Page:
The three response and two neighbourhood officers swiftly responded to reports of a potentially life-threatening incident in the north of the county.
Arriving within minutes the officers found the woman on a bridge forming part of the A1 and immediately teamed up in an effort to get her to engage with them and persuade her to come across onto the opposite side of the railings to safety.
Using past experiences and training, the five officers sprang into action with one of them managing to flag down a nearby single-decker bus for help.
As things continued to deteriorate all four officers on top of the bridge had to act within a split second to reach out and grab the woman’s arms and wrists to stop her from falling, placing their own safety at risk.
They then had to hold on until other officers arrived to help pull her back to safety, while making sure that the woman, nor the officers were going to slip.
Response officer PC Glen Bradshaw, who was one of the first officers on the scene, said: “We knew as soon as we received the call that we would have to act quickly and use all our training and experience to bring this woman to safety.
“Thankfully I was able to flag down a bus that was travelling along the road and ask the driver for some assistance.
“You have to think so quickly in these cases and with the help of my colleagues on top of the bridge, I was able to get the bus positioned underneath as a precaution.
“Being a response cop and attending incidents like this is all about teamwork, making sure my colleagues are safe and most importantly the public are too.
“Protecting vulnerable people is a priority for the force and part of our job.”
Thankfully due to all five officers’ brave actions the woman was pulled to safety and later detained under the Mental Health Act and taken to hospital.
The immense courage and skills of the response and neighbourhood teams, on that night in May, are being highlighted by the force as it marks the start of national ‘response policing week of action’.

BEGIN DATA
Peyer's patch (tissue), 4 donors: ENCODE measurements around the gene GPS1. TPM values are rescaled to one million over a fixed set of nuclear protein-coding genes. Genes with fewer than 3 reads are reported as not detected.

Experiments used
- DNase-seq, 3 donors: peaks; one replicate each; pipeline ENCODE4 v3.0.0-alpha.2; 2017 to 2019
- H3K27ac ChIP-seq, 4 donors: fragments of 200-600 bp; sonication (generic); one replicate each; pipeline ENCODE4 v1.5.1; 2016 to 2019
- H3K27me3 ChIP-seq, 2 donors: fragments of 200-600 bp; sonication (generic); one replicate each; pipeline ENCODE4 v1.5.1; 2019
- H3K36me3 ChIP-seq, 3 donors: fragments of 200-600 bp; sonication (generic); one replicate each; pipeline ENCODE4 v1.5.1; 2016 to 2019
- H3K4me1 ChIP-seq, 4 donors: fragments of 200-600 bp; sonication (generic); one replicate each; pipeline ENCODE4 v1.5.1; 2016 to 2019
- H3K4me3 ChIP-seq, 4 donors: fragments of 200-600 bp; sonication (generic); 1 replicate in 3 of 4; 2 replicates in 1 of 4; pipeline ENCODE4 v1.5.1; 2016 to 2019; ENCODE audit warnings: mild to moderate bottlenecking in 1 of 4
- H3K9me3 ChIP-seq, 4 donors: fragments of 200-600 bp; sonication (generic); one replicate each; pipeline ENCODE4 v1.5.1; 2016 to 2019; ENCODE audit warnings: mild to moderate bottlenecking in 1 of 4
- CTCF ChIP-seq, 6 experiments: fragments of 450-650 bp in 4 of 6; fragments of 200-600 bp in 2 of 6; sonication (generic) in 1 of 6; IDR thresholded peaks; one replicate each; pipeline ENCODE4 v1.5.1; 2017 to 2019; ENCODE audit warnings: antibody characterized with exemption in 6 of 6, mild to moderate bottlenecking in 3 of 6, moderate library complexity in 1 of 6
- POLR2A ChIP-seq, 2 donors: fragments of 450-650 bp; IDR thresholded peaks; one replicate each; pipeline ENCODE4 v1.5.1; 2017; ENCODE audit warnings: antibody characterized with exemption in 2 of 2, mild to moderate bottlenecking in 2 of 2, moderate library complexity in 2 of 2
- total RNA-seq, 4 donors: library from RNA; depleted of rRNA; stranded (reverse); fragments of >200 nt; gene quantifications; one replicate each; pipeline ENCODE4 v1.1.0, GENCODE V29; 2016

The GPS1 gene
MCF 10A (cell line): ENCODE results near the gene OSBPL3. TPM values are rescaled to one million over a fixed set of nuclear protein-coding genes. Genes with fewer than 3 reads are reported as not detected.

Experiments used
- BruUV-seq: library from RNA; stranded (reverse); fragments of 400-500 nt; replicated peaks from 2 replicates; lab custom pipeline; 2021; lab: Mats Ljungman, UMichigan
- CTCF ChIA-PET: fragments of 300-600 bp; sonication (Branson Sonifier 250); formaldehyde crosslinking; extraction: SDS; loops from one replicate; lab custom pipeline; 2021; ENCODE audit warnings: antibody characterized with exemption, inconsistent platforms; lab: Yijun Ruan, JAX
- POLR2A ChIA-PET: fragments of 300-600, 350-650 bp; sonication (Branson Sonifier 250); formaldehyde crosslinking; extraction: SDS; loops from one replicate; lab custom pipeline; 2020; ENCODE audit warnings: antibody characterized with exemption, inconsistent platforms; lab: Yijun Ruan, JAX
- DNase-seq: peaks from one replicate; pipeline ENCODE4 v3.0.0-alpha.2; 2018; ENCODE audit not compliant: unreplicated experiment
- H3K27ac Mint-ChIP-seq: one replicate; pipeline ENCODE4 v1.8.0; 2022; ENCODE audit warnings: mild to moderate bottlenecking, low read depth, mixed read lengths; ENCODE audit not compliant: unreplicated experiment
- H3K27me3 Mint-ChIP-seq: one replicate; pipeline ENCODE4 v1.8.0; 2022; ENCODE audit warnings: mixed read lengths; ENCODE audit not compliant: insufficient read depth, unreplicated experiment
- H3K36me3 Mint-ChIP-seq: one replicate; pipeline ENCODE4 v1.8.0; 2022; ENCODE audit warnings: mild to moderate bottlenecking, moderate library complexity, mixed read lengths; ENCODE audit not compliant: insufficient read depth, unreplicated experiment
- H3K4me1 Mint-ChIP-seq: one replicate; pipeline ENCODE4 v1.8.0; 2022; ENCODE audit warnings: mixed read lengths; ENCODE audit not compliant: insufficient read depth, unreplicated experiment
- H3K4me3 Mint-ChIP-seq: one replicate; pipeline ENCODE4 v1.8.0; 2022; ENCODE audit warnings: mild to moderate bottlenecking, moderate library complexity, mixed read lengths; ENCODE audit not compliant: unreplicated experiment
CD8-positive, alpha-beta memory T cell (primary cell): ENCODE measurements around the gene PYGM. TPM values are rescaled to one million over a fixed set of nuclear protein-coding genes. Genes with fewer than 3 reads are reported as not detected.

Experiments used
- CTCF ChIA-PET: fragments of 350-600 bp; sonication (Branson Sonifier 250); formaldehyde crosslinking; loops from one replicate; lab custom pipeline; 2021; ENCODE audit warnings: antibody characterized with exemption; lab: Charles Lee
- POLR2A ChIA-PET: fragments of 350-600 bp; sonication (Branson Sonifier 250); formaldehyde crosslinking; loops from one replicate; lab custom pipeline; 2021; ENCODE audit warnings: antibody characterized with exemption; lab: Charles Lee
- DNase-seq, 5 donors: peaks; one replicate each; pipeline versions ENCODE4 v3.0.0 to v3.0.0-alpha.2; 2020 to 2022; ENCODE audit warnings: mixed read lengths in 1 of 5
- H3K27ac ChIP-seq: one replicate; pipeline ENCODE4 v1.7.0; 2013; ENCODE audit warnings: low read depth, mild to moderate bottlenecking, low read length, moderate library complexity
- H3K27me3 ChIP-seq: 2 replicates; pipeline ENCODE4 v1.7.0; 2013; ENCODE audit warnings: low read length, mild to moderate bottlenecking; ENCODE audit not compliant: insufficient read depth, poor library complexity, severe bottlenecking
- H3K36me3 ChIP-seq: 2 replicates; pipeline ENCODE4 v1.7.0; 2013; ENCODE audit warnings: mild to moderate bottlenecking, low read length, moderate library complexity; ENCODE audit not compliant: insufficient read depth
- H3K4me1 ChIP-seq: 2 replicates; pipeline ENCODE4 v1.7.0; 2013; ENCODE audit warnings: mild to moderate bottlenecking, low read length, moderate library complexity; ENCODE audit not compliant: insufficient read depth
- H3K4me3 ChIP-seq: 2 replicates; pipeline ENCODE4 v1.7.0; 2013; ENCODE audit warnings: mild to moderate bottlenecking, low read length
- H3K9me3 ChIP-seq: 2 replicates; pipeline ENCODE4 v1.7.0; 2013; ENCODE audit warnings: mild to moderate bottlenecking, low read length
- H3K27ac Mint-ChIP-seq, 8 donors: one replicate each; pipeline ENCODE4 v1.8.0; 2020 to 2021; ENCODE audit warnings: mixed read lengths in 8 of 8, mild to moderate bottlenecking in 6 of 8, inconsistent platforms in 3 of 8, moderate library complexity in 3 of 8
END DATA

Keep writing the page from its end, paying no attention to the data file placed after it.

Inspector Hayley Crawford, District Commander for Bassetlaw, said: “Thanks to the courageous work of these officers and the professionalism they showed a woman’s life was saved that evening.
“I am immensely proud of all the officers for their actions during this incident and really pleased to say that some are part of my neighbourhood policing team who supported their response colleagues to save a life.
“Response officers are so important to the force they are often the first officers on the scene of an incident and the first person a victim sees in a time when they need it most.
“For members of the public, the response officers are the visible face of the force and are quickly on scene minutes after what can sometimes be life-changing events.
“Our teams go above and beyond, and this incident is a perfect example of that and how much they care about the public and the role they play to protect the communities and people of Nottinghamshire.”
Superintendent Kevin Broadhead, of Nottinghamshire Police, said: “I have no doubt the actions of these five officers saved this woman’s life.
“They showed a tremendous amount of bravery, put themselves at risk and worked together as a team.
“They should be very proud of themselves and I would like to personally commend them for their bravery and professionalism in dealing with this incident.”